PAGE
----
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A dog being distracted by another dog is not a behavoiral issue, its natural. Sounds more like lack of socialization to other dogs to me. Try taking her to a dog park to get socialized and the overwhelming desire to run down the other dog will slowly diminish. Distractions are part of any good training regimen and a requirement for many certifications such as therapy dog, SAR, or even canine good citizenship. Once you have given her time to interact with other dogs then try using the high value treats to keep her eyes on you. Targeting is a good method, read the sticky.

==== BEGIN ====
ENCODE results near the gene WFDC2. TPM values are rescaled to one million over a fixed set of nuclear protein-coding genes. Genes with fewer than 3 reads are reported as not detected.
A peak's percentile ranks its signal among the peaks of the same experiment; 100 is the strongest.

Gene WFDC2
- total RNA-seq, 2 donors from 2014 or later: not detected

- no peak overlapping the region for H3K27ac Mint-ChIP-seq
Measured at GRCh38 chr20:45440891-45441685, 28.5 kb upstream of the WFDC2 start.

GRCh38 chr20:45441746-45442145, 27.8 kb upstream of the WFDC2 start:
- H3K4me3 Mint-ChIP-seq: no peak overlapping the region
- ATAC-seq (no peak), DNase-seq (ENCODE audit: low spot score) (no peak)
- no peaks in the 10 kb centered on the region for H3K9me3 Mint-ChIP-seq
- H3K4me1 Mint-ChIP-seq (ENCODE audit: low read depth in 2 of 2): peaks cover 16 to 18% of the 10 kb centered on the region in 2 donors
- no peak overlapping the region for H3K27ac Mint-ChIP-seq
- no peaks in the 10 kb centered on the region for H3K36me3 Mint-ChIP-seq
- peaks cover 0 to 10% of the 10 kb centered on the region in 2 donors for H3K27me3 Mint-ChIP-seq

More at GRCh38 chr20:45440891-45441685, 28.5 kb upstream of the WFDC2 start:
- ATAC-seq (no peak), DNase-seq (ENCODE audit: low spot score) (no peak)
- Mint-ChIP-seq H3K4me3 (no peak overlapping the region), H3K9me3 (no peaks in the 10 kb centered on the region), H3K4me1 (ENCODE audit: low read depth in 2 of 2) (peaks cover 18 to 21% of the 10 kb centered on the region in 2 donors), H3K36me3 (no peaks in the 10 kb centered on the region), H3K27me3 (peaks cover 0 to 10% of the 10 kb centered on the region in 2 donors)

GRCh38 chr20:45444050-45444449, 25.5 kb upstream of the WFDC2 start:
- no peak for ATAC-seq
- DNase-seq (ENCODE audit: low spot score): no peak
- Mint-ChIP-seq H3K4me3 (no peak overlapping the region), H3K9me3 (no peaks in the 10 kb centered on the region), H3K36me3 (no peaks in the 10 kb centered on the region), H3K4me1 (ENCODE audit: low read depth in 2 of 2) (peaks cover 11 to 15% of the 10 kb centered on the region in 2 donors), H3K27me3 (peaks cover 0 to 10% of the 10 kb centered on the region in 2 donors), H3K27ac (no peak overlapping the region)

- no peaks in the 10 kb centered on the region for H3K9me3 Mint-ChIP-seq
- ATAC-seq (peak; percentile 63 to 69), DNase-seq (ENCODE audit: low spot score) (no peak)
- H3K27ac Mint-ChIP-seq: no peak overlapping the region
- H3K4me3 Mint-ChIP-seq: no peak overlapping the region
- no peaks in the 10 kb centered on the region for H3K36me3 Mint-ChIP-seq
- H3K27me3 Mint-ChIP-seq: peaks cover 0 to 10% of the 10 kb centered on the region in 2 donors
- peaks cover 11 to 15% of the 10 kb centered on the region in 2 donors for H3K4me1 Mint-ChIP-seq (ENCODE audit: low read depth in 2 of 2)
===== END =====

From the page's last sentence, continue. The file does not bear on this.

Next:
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Honestly, a puppy who is over-amped by seeing new dogs is not a serious issue. Many puppies start my class this way, (and I have visual screens between dogs who are too excited and the rest of the room) By week two or three, they are able to maintain with other dogs fairly near and a clear view. I suggest using so-so treats at home, and saving the heavy duty great stuff for situations just like this. I've also found the "Look at That" game from Leslie McDevitt's book "Control Unleashed" is super for this sort of situation. Once your dog knows that a clicker means a treat is coming, when he glances at a dog, you can cue "look at that dog" and click before he has time to start barking or bouncing. Pretty soon, he'll automatically glance and then glance back, and presence of exciting dogs becomes a game he plays with you. As for loose leash walking - that is NOT the same thing as off leash. It simply means the dog isn't pulling. Personally I teach that way before I teach heeling, and find they don't interfer with each other. Now, I have to agree that you are paying one person for instruction, and asking a lot of other people for opinions. Not all training methods work with all other training methods and on line you are likely to get good advice and bad advice. Experienced and inexperienced. You can actually do your training program a lot of harm by mixing and matching too many different pieces of advice.